Edgar Bainton

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Edgar Leslie Bainton (14 February 18808 December 1956) was a British composer, most celebrated for his church music. Perhaps his most famous piece is the liturgical anthem And I saw a new heaven, but during recent years Bainton's other musical works - neglected for decades - have been increasingly often heard in the concert repertoire.

Early life and career

Bainton was born in Hackney, London, the son of the Rev. George Bainton, a Congregational minister, and his wife, Mary Cave. Bainton later moved with his family to Coventry and he showed early signs of musical ability playing the piano; he was nine years old when he made his first public appearance as solo pianist. He was awarded a music scholarship to King Henry VIII Grammar School in Coventry in 1891, and in 1896, he won an open scholarship to the Royal College of Music to study theory with Walford Davies. In 1899 he received a scholarship to study composition with Sir Charles Villiers Stanford. At college he became friends with George Dyson, William Harris and especially Rutland Boughton, whose friendship and support continued throughout Bainton's career. Bainton kept a notebook listing nearly all his compositions, the first entry being his first known surviving work, Prelude and Fugue in B Minor for piano, written in 1898.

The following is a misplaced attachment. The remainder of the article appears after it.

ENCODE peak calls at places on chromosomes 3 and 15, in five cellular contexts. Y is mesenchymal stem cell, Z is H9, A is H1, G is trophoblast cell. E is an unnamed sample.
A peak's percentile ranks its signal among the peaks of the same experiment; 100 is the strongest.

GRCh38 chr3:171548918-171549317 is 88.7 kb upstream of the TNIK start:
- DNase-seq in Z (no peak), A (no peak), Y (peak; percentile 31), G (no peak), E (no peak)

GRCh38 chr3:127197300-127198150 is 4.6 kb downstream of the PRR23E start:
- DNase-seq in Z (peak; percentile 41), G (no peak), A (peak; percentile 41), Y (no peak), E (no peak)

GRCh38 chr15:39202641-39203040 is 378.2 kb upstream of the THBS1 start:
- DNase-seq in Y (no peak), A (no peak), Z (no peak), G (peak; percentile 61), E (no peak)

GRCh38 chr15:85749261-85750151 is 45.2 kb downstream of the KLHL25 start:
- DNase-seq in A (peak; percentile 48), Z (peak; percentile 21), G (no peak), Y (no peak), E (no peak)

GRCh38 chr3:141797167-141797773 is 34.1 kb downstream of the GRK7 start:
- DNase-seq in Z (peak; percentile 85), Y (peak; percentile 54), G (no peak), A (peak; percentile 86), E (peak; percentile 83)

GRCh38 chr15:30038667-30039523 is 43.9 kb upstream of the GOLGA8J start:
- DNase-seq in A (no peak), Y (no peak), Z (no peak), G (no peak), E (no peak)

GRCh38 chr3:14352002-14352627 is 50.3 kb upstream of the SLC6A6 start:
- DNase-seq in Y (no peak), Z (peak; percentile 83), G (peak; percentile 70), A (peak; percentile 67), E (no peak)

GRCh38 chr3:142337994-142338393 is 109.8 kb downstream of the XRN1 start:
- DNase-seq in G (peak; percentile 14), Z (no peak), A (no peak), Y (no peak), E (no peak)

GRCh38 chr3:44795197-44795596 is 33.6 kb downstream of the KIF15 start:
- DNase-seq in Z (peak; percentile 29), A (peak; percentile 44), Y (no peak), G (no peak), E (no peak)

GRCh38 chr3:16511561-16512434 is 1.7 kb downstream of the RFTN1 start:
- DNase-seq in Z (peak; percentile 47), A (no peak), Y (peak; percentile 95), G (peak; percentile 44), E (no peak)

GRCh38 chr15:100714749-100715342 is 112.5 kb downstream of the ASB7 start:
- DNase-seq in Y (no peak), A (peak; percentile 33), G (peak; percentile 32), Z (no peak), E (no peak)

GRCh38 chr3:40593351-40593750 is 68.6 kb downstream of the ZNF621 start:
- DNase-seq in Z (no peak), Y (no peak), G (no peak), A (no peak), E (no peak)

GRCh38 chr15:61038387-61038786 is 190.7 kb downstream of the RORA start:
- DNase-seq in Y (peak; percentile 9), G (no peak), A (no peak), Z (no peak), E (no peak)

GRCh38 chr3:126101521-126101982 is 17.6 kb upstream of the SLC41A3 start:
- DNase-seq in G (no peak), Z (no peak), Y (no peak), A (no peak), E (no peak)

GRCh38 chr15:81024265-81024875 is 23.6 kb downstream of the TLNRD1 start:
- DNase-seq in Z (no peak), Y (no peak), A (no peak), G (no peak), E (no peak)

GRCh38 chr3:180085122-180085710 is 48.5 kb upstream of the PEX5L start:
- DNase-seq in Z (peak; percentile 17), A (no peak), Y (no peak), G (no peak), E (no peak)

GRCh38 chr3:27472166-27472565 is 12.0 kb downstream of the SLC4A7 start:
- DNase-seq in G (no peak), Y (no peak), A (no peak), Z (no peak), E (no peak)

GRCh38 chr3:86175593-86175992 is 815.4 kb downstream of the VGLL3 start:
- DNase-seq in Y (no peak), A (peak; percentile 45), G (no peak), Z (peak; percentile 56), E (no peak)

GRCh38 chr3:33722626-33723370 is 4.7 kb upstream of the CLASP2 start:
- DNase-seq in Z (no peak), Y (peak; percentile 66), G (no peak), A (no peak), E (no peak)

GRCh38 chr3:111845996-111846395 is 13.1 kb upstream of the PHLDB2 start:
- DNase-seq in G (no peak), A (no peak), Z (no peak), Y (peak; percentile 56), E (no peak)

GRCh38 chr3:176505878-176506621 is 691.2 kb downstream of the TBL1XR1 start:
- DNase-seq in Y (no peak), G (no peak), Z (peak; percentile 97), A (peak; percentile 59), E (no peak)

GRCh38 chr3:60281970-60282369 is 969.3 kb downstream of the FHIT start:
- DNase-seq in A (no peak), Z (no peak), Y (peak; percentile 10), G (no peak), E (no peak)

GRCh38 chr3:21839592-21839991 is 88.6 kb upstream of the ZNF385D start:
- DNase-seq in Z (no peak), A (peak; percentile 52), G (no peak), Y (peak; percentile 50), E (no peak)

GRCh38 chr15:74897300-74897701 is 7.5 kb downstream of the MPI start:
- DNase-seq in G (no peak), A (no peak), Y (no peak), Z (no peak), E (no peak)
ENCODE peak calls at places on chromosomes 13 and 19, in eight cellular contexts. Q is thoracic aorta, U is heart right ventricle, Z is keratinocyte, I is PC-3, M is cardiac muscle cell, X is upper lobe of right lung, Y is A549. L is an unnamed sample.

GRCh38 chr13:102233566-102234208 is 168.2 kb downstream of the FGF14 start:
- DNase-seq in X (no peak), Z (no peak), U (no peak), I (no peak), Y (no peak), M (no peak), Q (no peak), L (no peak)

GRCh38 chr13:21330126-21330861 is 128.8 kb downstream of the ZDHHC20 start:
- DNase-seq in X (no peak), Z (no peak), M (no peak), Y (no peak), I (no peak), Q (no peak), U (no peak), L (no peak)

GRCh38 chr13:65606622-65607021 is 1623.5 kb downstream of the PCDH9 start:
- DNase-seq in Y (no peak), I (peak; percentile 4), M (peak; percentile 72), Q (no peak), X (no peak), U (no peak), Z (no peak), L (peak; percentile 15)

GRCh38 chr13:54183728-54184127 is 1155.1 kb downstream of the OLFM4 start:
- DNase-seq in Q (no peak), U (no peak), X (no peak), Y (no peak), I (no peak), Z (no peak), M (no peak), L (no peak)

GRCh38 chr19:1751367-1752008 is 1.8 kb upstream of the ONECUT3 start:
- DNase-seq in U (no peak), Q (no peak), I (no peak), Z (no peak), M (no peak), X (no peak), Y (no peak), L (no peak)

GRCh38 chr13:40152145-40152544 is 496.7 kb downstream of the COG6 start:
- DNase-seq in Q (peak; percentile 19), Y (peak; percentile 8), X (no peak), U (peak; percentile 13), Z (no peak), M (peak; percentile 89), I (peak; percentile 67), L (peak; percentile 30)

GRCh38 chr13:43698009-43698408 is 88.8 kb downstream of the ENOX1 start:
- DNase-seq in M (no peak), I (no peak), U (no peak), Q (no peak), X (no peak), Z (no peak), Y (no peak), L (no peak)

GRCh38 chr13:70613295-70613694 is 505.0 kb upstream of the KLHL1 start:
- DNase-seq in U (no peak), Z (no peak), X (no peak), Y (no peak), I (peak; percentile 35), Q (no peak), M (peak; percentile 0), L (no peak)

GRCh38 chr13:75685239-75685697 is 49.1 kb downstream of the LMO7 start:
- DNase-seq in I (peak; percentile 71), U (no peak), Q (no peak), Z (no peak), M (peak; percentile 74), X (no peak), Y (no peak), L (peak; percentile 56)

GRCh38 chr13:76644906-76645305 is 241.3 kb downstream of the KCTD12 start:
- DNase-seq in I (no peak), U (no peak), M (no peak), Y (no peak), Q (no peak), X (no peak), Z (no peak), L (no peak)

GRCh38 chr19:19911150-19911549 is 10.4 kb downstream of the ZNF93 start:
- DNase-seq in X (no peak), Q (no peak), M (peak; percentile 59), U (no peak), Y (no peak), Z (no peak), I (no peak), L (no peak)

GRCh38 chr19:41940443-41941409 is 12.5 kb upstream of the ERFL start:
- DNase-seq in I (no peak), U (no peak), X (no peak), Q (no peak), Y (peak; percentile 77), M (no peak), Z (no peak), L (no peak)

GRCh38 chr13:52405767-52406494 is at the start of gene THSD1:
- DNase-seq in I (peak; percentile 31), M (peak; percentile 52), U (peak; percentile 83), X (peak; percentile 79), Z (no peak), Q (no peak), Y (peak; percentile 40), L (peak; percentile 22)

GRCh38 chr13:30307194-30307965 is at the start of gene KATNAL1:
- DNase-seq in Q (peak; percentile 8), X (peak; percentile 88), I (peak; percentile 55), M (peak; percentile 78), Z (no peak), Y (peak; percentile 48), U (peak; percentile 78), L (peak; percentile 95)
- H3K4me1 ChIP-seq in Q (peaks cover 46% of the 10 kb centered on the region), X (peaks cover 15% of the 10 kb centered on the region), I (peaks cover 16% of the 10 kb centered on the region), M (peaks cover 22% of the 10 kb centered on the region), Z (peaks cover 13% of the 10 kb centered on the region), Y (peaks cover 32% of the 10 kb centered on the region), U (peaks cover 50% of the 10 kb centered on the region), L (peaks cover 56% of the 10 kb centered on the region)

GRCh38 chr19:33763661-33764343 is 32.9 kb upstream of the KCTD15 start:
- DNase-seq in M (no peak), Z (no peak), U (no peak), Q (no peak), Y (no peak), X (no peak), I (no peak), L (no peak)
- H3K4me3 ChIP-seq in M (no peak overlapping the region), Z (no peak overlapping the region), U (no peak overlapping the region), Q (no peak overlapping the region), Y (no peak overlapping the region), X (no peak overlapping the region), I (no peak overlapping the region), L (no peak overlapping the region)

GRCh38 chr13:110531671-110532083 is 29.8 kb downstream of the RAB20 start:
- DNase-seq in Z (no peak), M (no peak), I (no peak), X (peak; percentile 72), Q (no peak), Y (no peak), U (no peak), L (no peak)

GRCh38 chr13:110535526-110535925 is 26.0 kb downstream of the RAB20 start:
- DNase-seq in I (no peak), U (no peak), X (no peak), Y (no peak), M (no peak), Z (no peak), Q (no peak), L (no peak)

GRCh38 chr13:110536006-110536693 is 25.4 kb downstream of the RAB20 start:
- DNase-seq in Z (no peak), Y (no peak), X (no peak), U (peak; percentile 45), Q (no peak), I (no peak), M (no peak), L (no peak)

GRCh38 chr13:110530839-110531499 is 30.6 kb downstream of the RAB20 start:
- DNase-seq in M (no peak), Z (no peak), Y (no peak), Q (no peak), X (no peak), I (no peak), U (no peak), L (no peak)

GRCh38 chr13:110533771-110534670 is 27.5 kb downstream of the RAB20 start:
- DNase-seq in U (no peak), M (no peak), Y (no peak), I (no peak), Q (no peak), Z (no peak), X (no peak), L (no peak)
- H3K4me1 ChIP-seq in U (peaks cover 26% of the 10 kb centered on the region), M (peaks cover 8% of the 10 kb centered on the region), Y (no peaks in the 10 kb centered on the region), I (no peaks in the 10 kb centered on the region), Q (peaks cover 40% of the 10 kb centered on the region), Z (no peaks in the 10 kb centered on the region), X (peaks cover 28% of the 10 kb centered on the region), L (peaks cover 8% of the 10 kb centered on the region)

In 1901 Bainton became piano professor at the Newcastle upon Tyne Conservatory of Music. He became involved in the local musical scene, composing, playing and conducting and in 1905, he married a...
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